Farmhouse Odyssey -
Rise Of The Waterfowl

(CD 2016, 60:15, Private Release)

The tracks:
  1- Daybreak(6:29)
  2- Slumberless Sun(4:29)
  3- Brain Song(6:09)
  4- Calligraphy(7:28)
  5- Space Revealed(8:30)
  6- Shipwreck(5:47)
  7- Speedbump Catalyst(15:56)
         - Upon The Wheel
         - Blessing In Disguise
         - Energetic Tides
         - The Road Alone
  8- Safe Passage(1:09)
  9- From The Night Sky(4:12)

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This is one of the bands who actually discovered me through my review work, and asked me if I was interested in writing an album review for their second album named Rise Of The Waterfowl. This was a pleasure to review, because these gentlemen made something quite brilliant. I love the album sleeve, the bright colours and the psychedelic look of it makes me curious...And the music fits the album artwork!

Farmhouse Odyssey are from California USA, and the music itself sounds very summery. Sometimes it reminds me of a band named The Tea Club, but Farmhouse Odyssey's music is calmer and serene compared to them. It's progressive rock and fusion music, with folky and jazzy sidesteps. A track by track review for this album is kind of difficult, because some of the musical passages in the songs are hard to describe.
Daybreak starts very dreamy with a guitar and some soundscapes. I love the bass that kicks in after four and a half minutes where the song starts to become more interesting and weird. Slumberless Sun is a slightly gloomy track and has a lovely Mellotron part halfway in. Brain Song is jazzy, and the guitar solo towards the end of the track is neatly done. Calligraphy has a nice rhythm and the guitars sound funky. Space Revealed is an instrumental song, and can really be categorized as fusion. The outro has some haunting moments, a very good drum solo and a guitar solo. Shipwreck is quite up-tempo with experimental passages here and there. Speedbump Catalyst is-at nearly 16 minutes-the longest track on the album, divided in four sections. After four and a half minutes the song opens up and becomes more vivacious and experimental, followed by a (solo) piano part, slowly dressed up with more instruments surrounding it. Most parts of the song remind me of Mike Oldfield and Spock's Beard's earlier music. This is my favourite track on the album. Safe Passage is only one minute long, and is a beautiful piano solo with some Mellotron in the background. From The Night Sky is a very gloomy and serene track, and becomes more energetic towards the end.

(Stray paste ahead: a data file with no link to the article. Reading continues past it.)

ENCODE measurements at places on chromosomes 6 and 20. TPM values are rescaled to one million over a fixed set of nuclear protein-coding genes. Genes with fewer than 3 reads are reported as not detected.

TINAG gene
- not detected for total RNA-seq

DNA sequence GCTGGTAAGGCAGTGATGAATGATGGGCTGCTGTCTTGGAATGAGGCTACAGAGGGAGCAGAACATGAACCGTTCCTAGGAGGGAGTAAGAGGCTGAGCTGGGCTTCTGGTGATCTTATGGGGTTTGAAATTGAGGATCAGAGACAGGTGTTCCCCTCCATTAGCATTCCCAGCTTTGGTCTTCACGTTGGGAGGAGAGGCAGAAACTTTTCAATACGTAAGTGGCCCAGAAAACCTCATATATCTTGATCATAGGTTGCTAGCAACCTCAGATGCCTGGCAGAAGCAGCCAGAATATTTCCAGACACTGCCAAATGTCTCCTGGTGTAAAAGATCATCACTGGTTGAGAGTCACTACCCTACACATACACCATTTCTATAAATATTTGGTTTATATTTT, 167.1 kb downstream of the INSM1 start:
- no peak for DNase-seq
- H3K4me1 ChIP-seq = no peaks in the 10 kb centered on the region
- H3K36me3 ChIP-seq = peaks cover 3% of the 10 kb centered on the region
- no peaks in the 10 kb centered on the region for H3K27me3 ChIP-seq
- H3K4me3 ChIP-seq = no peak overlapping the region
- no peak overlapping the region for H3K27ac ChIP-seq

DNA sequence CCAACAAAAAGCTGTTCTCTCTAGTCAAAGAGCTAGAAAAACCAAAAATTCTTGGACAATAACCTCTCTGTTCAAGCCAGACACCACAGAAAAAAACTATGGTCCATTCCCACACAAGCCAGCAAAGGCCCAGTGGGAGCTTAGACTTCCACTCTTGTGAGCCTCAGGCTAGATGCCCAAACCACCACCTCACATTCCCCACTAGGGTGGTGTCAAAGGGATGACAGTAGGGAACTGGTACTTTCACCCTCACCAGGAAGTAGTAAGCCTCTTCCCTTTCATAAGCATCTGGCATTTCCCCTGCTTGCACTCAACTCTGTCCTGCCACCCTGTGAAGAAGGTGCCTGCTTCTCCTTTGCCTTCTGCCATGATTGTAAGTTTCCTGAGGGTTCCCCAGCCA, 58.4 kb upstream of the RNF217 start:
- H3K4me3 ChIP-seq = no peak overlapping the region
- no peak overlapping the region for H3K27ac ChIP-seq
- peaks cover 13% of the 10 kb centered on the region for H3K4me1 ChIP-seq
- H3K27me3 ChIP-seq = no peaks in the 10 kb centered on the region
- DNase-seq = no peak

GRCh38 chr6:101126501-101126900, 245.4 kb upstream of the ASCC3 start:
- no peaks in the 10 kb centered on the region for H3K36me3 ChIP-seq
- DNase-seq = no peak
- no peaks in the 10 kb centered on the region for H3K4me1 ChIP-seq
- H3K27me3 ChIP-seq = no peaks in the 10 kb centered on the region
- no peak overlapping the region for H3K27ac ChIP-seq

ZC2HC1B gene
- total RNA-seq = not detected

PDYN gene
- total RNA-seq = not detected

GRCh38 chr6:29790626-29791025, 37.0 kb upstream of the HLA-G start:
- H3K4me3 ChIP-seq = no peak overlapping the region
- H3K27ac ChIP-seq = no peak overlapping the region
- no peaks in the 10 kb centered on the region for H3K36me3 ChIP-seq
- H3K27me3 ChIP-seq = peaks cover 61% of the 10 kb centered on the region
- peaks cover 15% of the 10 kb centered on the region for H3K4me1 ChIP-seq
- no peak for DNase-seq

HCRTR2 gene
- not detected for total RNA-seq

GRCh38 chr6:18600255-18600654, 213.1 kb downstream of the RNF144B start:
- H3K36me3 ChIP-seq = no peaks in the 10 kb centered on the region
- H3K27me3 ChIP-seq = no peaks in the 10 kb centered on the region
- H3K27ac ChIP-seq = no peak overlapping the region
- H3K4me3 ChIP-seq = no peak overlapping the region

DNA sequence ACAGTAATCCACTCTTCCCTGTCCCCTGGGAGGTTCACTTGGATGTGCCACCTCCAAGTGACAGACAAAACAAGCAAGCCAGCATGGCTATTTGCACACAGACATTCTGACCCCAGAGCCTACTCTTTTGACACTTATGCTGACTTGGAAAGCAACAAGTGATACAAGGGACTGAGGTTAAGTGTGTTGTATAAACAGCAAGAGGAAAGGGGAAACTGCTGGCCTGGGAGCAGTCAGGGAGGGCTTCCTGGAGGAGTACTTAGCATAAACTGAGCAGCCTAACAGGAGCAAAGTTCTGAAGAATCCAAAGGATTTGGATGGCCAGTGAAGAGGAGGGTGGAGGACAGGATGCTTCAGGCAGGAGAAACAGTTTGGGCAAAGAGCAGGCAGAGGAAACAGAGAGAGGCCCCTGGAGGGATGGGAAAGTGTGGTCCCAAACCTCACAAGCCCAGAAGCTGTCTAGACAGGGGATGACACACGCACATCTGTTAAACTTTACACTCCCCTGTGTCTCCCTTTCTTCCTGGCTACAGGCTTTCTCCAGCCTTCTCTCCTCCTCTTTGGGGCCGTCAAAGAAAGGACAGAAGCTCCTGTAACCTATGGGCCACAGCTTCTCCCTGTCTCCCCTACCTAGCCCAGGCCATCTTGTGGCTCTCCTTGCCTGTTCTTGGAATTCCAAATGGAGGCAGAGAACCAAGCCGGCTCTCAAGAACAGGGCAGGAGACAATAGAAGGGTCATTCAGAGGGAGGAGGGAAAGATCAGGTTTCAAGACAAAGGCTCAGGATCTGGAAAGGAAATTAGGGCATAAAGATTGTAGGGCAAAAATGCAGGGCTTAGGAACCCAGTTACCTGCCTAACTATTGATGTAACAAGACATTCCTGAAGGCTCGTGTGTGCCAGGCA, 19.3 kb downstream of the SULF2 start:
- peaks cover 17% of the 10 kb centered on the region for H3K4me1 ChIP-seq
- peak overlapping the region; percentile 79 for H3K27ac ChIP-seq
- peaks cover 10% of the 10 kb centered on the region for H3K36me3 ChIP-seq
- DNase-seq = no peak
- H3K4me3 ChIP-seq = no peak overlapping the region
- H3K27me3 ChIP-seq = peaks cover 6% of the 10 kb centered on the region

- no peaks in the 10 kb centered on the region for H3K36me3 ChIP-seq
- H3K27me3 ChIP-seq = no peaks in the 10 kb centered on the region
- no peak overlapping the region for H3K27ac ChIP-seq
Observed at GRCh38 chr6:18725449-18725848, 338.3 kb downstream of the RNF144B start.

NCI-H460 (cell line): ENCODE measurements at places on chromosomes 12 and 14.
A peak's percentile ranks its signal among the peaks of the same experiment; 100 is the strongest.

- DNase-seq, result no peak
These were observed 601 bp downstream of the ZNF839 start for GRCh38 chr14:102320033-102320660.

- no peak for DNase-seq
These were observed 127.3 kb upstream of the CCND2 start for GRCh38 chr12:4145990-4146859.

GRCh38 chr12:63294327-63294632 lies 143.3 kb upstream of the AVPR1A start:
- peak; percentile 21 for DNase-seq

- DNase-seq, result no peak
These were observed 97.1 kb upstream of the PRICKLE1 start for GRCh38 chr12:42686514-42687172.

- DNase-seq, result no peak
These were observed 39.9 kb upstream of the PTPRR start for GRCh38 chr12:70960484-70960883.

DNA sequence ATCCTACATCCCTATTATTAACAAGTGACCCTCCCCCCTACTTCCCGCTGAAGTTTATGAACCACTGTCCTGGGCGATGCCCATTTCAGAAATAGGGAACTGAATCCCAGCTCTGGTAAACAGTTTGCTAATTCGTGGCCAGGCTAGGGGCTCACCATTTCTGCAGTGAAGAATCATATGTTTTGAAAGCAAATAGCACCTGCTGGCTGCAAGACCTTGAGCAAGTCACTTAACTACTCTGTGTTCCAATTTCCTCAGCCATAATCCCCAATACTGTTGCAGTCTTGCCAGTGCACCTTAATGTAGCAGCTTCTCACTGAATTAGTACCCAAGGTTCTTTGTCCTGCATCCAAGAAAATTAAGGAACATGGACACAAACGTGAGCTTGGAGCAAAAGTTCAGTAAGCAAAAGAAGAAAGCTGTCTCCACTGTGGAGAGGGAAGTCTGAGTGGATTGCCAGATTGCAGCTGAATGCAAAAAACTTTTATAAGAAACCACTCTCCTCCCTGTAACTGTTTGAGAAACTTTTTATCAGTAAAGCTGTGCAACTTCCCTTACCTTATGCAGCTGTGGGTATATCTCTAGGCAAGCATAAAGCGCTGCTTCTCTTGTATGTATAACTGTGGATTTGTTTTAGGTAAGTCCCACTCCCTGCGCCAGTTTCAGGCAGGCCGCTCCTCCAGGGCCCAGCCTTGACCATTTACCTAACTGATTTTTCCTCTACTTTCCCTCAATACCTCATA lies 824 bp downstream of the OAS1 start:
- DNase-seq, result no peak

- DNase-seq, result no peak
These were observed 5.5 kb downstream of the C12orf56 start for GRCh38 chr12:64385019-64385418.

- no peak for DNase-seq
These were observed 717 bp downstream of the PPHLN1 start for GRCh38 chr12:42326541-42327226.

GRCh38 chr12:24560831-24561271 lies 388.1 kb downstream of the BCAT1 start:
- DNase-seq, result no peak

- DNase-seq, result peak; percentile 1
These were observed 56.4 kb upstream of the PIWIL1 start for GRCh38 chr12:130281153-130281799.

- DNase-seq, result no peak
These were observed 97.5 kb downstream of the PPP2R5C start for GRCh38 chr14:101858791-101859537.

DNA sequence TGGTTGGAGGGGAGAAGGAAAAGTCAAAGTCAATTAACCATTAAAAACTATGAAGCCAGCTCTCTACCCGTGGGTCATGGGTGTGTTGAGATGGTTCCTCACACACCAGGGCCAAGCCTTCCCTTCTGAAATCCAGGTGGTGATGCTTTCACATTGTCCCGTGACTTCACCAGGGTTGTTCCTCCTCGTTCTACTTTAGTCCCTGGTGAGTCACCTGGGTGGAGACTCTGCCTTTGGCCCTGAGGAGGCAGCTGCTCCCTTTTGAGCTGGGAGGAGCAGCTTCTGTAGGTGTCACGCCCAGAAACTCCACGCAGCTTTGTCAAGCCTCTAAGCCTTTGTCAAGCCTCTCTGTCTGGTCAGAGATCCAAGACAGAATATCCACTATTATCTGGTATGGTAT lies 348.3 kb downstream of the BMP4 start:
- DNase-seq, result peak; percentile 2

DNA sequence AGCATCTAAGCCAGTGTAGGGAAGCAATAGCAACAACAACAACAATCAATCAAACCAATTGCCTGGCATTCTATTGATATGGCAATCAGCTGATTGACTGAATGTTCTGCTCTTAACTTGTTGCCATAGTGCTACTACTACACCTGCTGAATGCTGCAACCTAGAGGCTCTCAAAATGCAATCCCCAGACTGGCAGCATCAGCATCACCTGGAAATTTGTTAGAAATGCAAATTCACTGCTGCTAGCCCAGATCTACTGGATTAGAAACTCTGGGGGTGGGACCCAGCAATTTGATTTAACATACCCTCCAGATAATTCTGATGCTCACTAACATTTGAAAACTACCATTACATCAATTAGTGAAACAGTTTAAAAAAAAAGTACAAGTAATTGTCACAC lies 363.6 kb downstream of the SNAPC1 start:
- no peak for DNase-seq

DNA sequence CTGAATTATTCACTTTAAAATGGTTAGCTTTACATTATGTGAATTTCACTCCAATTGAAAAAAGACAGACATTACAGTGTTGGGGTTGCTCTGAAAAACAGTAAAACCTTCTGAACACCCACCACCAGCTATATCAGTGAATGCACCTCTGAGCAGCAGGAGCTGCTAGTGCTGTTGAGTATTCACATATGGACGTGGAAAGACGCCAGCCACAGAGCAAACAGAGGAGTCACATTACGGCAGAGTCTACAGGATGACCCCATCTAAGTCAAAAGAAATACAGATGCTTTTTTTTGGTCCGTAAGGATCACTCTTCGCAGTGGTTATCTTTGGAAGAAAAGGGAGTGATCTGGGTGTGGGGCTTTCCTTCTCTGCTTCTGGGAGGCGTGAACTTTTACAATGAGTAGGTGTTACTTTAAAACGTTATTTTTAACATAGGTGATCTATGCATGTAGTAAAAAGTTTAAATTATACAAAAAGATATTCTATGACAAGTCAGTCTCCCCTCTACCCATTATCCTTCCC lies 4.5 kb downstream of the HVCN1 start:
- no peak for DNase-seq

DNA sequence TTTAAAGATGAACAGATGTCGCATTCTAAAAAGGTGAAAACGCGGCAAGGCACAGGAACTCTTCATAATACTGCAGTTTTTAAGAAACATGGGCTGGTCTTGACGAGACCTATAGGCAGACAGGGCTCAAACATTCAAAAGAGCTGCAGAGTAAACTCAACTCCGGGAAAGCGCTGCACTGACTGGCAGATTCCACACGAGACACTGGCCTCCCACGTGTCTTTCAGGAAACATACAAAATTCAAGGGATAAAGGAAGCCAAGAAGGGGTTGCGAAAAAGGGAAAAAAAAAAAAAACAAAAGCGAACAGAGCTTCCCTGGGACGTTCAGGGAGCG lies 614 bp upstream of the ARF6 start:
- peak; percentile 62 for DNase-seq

There's a lot happening in the music, a lot of theme changes during the tracks, but they sound very natural. The production is very good, making this album very enjoyable to listen to. This is something you can turn on in the background because it doesn't need your full attention, and somehow you still follow the music. A recommendation!

***** Iris Hidding (edited by Robert James Pashman)

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